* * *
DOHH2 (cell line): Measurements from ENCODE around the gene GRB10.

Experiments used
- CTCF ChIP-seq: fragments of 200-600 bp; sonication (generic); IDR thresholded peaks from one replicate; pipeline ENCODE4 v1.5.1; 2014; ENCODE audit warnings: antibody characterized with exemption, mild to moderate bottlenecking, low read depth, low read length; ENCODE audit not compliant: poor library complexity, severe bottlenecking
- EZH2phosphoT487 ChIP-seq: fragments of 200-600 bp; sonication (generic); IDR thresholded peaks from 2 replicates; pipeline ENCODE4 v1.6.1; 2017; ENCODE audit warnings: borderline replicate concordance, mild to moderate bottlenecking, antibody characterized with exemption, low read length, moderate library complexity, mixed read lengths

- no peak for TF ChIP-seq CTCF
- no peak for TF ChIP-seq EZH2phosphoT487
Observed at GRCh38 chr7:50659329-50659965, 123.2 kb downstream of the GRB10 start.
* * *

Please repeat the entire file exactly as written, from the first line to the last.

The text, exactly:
DOHH2 (cell line): Measurements from ENCODE around the gene GRB10.

Experiments used
- CTCF ChIP-seq: fragments of 200-600 bp; sonication (generic); IDR thresholded peaks from one replicate; pipeline ENCODE4 v1.5.1; 2014; ENCODE audit warnings: antibody characterized with exemption, mild to moderate bottlenecking, low read depth, low read length; ENCODE audit not compliant: poor library complexity, severe bottlenecking
- EZH2phosphoT487 ChIP-seq: fragments of 200-600 bp; sonication (generic); IDR thresholded peaks from 2 replicates; pipeline ENCODE4 v1.6.1; 2017; ENCODE audit warnings: borderline replicate concordance, mild to moderate bottlenecking, antibody characterized with exemption, low read length, moderate library complexity, mixed read lengths

- no peak for TF ChIP-seq CTCF
- no peak for TF ChIP-seq EZH2phosphoT487
Observed at GRCh38 chr7:50659329-50659965, 123.2 kb downstream of the GRB10 start.